Karinthy et al on the Literature Map

I found an unusual web site:

Literature Map - The Tourist Map of Literature

You type in an author, and if it is in the database, the site yields a map of other authors you might like.

So I typed in some of my favorite Hungarian authors, most of whom are not in the database, and then a few of my favorite Eastern European dystopian authors.

Frigyes Karinthy yields Franz Kafka, J. M. Coetzee, Ivan Goncharov , George Orwell, John Williams.

Dezsõ Kosztolányi: Thomas Mann, Viktor Pelevin, Chekhov, Anais Nin, Italo Calvino, Kurt Vonnegut, et al, and without the accent marks: Franz Kafka, Georges Perec.

Miklos Banffy: Heinrich Heine, Shakespeare, Descartes, Goethe, Willa Cather, Charles Dickens, Jane Austen, Charlotte Bronte, Emily Bronte, Harper Lee, Per Pettersen.

Istvan Örkeny yields Joseph Heller, Louis-Ferdinand Celine, John Edward Williams, Samuel Beckett.

Karel Čapek with the accent, gives me Vaclav Havel and George Orwell; without the accent, Bob Dylan, John Lennon, George Harrison, and farther away, a whole bunch of writers.

How could Yevgeny Zamyatin possibly give me Margaret Mitchell or Henry Kissinger? Along with real writers.


Voyage to Kazohinia: A Diametric Dystopia (2)

"The ABC of the Diametric Model, Twenty Years On" by Christopher Badcock, Psychology Today, July 5, 2017
As I pointed out in a recent post, what is today known as the diametric model of the mind and mental illness was stunningly anticipated by Sándor Szathmári (1897–1974) in his novel, Voyage to Kazohinia, first published in Hungarian in 1941. To the best of my knowledge, this is the earliest anticipation of the idea that autism and psychosis might be opposites—despite the author seemingly knowing nothing of autism or of the work of Hans Asperger, who was about to publish his first account of Autistichen Psychopathen im Kindesalter in wartime Austria.

Voyage to Kazohinia: A Diametric Dystopia

"Voyage to Kazohinia: A Diametric Dystopia" by Christopher Badcock, Psychology Today, May 6, 2017

"The diametric model of mental illness was anticipated in a novel of 1941."

Badcock summarizes the schema of Szathmári's novel. He notes that Gulliver proves incapable of recognizing the similarity between his Britain and the irrational Behins. Later Badcock notes that the behins are tangled up by their own mental constructs, unable to engage objective reality.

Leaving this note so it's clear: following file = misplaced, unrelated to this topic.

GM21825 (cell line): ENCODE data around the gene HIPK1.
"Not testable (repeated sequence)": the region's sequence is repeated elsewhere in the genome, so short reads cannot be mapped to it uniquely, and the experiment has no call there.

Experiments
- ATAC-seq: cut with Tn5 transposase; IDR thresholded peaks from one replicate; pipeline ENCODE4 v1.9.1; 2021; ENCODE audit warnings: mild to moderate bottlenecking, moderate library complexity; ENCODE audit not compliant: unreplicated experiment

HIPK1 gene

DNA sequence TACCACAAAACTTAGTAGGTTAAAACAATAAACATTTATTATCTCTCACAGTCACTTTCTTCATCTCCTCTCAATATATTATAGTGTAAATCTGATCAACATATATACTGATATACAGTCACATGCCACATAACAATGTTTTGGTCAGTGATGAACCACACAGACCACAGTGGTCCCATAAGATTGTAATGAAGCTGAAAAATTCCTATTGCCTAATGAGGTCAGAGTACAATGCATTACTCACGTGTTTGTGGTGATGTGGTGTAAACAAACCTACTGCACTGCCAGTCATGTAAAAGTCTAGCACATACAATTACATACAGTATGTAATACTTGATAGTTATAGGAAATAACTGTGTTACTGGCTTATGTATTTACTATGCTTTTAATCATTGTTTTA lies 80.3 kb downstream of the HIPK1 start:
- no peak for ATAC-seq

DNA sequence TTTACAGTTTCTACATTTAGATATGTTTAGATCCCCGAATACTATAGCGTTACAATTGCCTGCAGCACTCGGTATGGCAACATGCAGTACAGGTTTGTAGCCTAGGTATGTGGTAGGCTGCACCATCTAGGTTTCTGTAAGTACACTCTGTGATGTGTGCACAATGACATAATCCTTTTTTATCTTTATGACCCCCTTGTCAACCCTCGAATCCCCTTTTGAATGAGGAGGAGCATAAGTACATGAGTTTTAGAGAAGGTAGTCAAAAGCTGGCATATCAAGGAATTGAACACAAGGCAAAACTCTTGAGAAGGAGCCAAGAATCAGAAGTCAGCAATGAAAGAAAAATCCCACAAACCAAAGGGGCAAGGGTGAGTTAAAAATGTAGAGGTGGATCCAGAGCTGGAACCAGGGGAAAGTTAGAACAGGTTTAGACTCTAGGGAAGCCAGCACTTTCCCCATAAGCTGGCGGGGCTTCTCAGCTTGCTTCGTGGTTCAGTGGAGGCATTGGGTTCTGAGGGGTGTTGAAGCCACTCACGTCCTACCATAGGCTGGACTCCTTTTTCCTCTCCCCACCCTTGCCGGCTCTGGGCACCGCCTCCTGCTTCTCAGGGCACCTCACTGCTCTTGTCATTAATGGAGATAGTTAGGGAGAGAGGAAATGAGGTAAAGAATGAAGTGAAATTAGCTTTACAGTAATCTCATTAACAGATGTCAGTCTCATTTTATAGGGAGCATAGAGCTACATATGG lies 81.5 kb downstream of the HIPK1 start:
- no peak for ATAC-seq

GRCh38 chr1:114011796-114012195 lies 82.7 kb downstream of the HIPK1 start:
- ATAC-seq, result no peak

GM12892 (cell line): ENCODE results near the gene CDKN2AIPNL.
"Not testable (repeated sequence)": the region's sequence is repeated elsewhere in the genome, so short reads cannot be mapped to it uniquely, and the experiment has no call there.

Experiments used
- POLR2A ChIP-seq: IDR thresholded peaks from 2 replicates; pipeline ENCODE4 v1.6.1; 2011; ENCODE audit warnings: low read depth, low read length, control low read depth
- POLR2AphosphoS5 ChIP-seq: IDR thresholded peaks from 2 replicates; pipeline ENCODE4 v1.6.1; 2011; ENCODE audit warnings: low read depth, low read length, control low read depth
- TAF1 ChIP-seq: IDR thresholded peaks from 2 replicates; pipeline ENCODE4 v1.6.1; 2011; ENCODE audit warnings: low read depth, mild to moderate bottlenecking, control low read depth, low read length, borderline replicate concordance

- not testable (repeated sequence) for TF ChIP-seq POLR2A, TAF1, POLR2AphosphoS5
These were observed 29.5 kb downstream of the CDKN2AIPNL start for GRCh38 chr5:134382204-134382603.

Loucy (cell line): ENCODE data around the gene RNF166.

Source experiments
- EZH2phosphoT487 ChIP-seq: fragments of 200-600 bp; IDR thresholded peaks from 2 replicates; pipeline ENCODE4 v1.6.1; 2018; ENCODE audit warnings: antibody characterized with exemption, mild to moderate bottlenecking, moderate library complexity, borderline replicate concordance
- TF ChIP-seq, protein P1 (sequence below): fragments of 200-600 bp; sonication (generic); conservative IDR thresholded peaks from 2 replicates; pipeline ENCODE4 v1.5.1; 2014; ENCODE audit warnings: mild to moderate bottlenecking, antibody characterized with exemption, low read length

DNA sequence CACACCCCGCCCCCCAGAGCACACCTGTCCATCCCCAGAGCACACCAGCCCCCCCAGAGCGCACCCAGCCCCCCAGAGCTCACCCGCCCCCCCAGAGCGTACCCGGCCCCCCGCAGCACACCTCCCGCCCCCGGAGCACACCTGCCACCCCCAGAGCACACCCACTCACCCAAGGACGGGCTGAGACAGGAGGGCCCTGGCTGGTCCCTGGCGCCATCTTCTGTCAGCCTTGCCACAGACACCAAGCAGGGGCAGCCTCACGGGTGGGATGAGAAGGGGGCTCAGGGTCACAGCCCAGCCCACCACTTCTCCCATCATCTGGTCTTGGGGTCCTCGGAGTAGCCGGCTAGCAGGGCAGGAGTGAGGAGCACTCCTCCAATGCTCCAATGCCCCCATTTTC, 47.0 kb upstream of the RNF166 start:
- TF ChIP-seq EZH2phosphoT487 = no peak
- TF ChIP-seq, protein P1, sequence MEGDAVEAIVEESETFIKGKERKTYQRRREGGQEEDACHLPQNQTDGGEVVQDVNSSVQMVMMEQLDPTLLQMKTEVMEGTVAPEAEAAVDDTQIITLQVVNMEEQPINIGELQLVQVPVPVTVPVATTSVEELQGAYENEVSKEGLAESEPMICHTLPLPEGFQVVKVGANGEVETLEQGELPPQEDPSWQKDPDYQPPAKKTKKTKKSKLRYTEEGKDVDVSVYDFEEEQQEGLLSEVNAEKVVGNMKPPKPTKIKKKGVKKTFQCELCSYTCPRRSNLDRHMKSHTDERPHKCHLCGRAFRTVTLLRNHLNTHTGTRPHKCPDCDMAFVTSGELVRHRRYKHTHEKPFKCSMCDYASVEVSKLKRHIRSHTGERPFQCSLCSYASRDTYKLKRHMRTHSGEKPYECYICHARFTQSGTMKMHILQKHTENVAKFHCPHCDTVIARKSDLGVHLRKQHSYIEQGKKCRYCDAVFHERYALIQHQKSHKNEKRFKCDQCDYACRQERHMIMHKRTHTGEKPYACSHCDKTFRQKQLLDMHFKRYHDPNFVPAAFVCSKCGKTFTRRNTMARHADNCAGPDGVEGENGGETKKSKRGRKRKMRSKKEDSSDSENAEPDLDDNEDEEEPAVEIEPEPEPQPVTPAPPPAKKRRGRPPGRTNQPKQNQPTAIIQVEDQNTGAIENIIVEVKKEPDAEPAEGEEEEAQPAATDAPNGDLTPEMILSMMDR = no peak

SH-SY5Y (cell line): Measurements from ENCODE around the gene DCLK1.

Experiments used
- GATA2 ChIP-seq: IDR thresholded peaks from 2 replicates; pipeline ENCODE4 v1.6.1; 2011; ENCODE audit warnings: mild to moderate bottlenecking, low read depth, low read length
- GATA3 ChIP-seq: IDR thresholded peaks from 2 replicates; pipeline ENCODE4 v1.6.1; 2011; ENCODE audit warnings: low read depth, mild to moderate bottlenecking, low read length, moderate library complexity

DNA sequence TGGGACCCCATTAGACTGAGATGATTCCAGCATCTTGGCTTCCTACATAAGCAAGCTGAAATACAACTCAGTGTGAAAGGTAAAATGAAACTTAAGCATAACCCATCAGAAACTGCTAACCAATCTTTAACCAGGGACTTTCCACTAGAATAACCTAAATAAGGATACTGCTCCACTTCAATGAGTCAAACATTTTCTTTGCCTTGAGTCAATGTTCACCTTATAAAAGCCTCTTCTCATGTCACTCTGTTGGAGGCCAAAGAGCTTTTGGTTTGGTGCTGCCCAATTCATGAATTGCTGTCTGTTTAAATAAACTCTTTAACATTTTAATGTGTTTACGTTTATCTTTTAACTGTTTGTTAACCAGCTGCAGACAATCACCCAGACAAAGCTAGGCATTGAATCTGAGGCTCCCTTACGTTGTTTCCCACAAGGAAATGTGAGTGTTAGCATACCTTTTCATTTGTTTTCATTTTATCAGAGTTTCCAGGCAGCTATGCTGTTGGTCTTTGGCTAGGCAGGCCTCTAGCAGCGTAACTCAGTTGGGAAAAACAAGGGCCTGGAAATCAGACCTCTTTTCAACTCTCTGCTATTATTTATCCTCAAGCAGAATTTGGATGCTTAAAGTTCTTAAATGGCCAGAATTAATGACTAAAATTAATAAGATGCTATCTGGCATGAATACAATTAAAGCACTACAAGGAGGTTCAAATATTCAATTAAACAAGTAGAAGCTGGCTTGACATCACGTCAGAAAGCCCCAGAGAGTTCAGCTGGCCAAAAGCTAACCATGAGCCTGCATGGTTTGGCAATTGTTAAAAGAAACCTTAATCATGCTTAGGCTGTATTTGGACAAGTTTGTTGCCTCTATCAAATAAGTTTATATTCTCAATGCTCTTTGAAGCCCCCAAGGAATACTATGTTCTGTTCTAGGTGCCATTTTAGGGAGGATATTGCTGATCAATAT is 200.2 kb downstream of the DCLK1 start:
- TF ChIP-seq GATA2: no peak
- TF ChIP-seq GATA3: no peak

"But by now many readers of these posts will already have noticed that to present-day eyes the Hins look very much as if they collectively suffer from high functioning autism spectrum disorder (ASD); while the Behins are afflicted with diametrically opposite psychotic spectrum disorder (PSD). This remarkable book, in other words, prefigured the diametric model of mental illness by a full fifty years. In Szathmári’s words, the Hin and Behin represented “Two worlds, which could never perceive each other simply because the other was not a separate entity but the reverse of itself…” Like mentalistic versus mechanistic cognition, these were “opposite worldviews,” the former the “positive” of the other “negative.”"
Badcock finds the translation somewhat wanting, but also regrets that this "masterpiece" so relevant to psychological understanding and today's world has been overlooked.
"But its author deserves full credit, not only for writing one of the most brilliant satires of modern times, but also for implicitly understanding the diametrically opposite nature of autism and psychosis, mentalistic and mechanistic cognition—not to mention the threat to sanity and civilization of hyper-mentalism."
Badcock was informed of this novel by one Simone Hickman. Perhaps it is possible to learn more about her?

This is a unique and remarkable tribute. I am not familiar with Badcock's work or the concepts he uses, but if he recognizes a psychological dualism here, he, or we in any case, should recognize that this mirrors an ideological and rock-bottom societal dualism patterned in the modern world.


Franz Kafka, datrevene

". . . Mi estas tiel soleca, kiel . . . kiel Franz Kafka." -- Franz Kafka

Franz Kafka naskiĝis la 3-an de julio 1883 en Prago. Ĉi-datrevene afiŝis Antonio De Salvo:

Franz Kafka – Esperanto-vivo

. . . pri la vivo kaj verkaro kaj tradukoj (en Esperanto) de Kafka. Oni interalie trovos ligojn al tradukoj, ekz. tiuj de Vilhelmo LUTERMAN:

Franco KAFKO (Franz Kafka): Rakontaro

Kaj ne forgesu la krokodilan retejon de esperantista poeto Mauro Nervi:

The Kafka Project by Mauro Nervi